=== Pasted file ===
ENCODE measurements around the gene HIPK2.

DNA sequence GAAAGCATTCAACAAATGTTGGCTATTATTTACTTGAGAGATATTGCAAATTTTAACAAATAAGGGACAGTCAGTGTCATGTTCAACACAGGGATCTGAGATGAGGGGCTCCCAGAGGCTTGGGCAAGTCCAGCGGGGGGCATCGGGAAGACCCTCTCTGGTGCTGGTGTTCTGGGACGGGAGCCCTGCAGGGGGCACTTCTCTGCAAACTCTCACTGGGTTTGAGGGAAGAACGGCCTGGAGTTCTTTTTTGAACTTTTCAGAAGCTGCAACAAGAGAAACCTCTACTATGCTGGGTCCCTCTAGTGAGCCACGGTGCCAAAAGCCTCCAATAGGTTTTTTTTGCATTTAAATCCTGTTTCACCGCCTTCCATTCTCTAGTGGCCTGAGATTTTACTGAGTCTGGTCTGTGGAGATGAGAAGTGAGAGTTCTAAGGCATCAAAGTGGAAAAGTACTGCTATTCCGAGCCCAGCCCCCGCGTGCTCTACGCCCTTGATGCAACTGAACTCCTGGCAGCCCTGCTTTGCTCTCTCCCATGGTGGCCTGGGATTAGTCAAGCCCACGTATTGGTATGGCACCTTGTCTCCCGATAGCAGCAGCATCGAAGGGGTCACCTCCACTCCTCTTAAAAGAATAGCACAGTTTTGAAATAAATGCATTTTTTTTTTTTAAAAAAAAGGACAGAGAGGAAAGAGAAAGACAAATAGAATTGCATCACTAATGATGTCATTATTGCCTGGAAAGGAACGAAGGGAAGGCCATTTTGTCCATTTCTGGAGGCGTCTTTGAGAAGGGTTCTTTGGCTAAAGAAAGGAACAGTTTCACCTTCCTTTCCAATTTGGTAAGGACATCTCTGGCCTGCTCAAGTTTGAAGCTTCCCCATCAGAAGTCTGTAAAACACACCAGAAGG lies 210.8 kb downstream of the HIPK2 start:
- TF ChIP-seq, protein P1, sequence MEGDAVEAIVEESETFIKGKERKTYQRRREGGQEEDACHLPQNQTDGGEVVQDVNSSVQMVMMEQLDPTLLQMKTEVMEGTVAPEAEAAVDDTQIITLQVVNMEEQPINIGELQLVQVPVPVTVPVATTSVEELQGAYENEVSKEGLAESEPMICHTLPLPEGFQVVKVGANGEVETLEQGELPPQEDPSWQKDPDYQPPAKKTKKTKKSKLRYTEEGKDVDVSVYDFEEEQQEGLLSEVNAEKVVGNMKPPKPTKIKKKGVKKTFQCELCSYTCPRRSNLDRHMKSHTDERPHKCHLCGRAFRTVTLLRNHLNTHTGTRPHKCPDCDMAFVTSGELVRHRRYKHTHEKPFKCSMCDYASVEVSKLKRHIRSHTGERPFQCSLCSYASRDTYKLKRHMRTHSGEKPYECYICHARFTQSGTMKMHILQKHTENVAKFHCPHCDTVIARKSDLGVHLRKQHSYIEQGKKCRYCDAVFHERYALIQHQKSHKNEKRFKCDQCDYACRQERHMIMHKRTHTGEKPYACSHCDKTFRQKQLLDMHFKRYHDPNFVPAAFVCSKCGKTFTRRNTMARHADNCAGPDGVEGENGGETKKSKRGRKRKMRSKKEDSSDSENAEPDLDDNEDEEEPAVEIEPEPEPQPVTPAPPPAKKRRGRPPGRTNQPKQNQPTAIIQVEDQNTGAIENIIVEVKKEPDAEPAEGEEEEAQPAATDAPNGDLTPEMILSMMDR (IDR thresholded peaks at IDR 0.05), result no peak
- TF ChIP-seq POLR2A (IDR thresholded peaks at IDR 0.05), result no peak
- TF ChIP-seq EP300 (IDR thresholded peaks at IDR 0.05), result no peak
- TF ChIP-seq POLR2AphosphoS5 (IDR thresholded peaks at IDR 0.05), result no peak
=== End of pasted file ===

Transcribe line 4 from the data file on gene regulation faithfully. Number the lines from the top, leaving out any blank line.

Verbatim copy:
- TF ChIP-seq POLR2A (IDR thresholded peaks at IDR 0.05), result no peak